External Relations - Shawn Kanungo
Written by: Tyler Keffer
As seen in the January 2018 Lazy Faire issue.
Shawn Kanungo is a past U of A graduate who has worked for Deloitte for over 11 years. He is obsessed with digital transformation and leads transformation projects across western Canada. He also helps organizations adopt new technologies, strategies, and business models.
Can you tell us a little bit about yourself?
I work at Deloitte in the digital transformation and innovation group. I lead all transformation projects across western Canada. I’ve worked on things related to machine learning, crowdsourcing, film, alternative ways of working — anything that falls under the innovation state, I’ve likely done it. I’m also a professional speaker on the topics of transformation and innovation.
What started your interest towards digital transformation?
I’ve always had a passion in it, but what started the entire journey was when [me and] my friends opened our own mobile app development firm. We started to build products and that eventually led the way into the digital transformation stage. We had a creative film group where we created amateur movies. You combine the creative with business with technology and you get innovation. That’s why I’ve been so obsessed with it, and that’s all I think about.
How do you feel technological advancements are transforming the business world?
Technology is disrupting and transforming every industry. Even if you’re in oil and gas, your business is fundamentally changing because of digital [and technology]. It’s a beautiful time to be in business because there will be tons of opportunities; however, it’s also a nightmare because of the speed at which it’s coming. The companies that don’t act quickly are getting left in the dust. 90% of the companies that used to be on the Fortune 500 are no longer on that list. Technology is really impacting everything.
How would you describe consulting and what can people do who are looking to get into it?
I’d have to say consulting is the worst career on the planet when it comes to having a great lifestyle. You travel, you go to all sorts of different places, there are crazy work hours — but at the end of the day, there is no other career on the planet other than entrepreneurship where you get the kind of experience you do from consulting. It’s literally night and day. Entrepreneurship is like modern warfare, while consulting is like being in the jungle. We’re looking for people in non-traditional backgrounds. You should be able to understand business well, but we’re looking for the extractor. That’s why we hire people who are graphic designers, app developers, blockchain enthusiasts. We want people who can add something we don’t have so we can learn something from students, rather than the other way around. Case competitions are not how we tackle problems in the real world. In a digital world, we use an agile approach. Instead of getting a case, we look at the future and obtain a hypothesis. We build prototypes and pilots that will help test our hypothesis to prove it works. I’d say getting an MBA is becoming increasingly irrelevant. I’d rather want to hire a hustler than a theorist. Of course, getting an MBA from a great school is a good idea, but if you really want to make an impact and want to get into consulting, go do something. Consider startups, learn skills like data science, development, get some practical experience. We need less people to think and more people to do stuff.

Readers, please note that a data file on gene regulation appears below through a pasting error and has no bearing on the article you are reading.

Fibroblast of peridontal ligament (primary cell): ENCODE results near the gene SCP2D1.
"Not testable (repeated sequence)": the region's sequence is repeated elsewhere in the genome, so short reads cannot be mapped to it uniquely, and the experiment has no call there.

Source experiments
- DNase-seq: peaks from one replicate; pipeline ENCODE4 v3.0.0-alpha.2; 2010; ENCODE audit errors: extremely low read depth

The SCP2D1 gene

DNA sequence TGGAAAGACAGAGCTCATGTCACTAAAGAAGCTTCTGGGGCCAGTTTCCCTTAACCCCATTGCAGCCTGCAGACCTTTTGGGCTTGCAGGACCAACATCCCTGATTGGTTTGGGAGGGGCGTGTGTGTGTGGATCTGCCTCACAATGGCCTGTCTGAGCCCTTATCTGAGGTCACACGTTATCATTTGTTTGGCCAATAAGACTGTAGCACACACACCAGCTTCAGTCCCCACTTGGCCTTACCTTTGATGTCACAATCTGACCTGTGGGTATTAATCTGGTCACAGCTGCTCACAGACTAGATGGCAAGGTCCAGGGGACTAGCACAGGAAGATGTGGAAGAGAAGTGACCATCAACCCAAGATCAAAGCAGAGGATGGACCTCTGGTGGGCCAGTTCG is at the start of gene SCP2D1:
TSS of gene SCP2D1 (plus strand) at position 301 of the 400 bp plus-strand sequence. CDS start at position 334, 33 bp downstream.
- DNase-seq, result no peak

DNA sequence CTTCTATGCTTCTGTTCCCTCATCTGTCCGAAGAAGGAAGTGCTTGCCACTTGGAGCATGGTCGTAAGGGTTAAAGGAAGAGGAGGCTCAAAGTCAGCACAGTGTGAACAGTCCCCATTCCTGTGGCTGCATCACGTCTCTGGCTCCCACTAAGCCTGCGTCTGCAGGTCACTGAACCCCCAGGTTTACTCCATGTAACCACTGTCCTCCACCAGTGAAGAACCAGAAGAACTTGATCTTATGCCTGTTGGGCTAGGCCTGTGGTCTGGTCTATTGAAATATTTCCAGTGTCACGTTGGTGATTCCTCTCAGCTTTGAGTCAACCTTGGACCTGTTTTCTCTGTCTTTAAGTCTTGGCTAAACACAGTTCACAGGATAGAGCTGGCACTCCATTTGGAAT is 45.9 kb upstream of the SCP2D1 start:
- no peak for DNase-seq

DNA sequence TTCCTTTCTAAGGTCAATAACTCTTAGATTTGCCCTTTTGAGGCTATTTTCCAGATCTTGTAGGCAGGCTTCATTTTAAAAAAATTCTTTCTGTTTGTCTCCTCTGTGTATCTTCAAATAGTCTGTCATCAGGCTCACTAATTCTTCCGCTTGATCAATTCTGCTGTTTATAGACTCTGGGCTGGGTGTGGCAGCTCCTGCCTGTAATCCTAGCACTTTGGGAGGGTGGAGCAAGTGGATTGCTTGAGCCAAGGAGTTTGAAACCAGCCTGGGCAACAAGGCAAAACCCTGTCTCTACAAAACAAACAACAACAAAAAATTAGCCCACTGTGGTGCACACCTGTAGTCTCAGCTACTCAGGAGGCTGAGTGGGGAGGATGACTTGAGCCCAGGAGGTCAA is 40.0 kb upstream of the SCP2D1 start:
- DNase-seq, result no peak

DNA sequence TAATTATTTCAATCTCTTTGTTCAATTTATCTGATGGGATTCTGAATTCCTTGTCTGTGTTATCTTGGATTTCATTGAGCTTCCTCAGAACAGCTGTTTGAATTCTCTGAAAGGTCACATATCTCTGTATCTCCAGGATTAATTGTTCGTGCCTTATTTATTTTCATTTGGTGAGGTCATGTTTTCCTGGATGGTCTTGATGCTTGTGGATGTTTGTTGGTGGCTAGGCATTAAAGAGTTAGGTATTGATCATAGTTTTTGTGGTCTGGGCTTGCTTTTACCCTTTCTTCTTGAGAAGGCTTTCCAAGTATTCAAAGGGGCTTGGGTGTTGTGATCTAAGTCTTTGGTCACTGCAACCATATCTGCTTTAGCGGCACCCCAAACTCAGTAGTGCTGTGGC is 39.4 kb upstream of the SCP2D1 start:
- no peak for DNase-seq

How did being an ASoB graduate help shape your career path?
I think I didn’t use university as much as I could have, and I regret not taking advantage of all the resources and all the talent at the university. I sort of played too much as opposed to connecting and utilizing resources and building connections, and I regret it. Society’s changed, technology’s changed, the leaders of the future are students, and there is great opportunity for students to make a difference. If I could turn back the hand of time, I would get involved as much as I can and connect with as many people as I could from people of all faculties — from engineering to health. The idea is a lot of missed opportunities and regret from not taking advantage of those.
What advice would you give to students or professionals looking to help innovate and change the world around us?
First, pretend that you’re going to die tomorrow. How would you go about making an impact in the world? What would you really want to do? Second, you are in the golden opportunity to make a difference. The truth is when you have a mortgage, a kid, marriage, and you have all these things weighing you down, your ability to move quickly radically diminishes. When you’re a student, you’re in a place where you can move quickly and act fast, connect with some really amazing people, and create stuff. I’d say take advantage of it now to experiment, test out ideas, collaborate with people. There are many resources around, whether it’s government or industry, to take advantage of. The best time to do this is now, when you’re younger and have tons of leg room.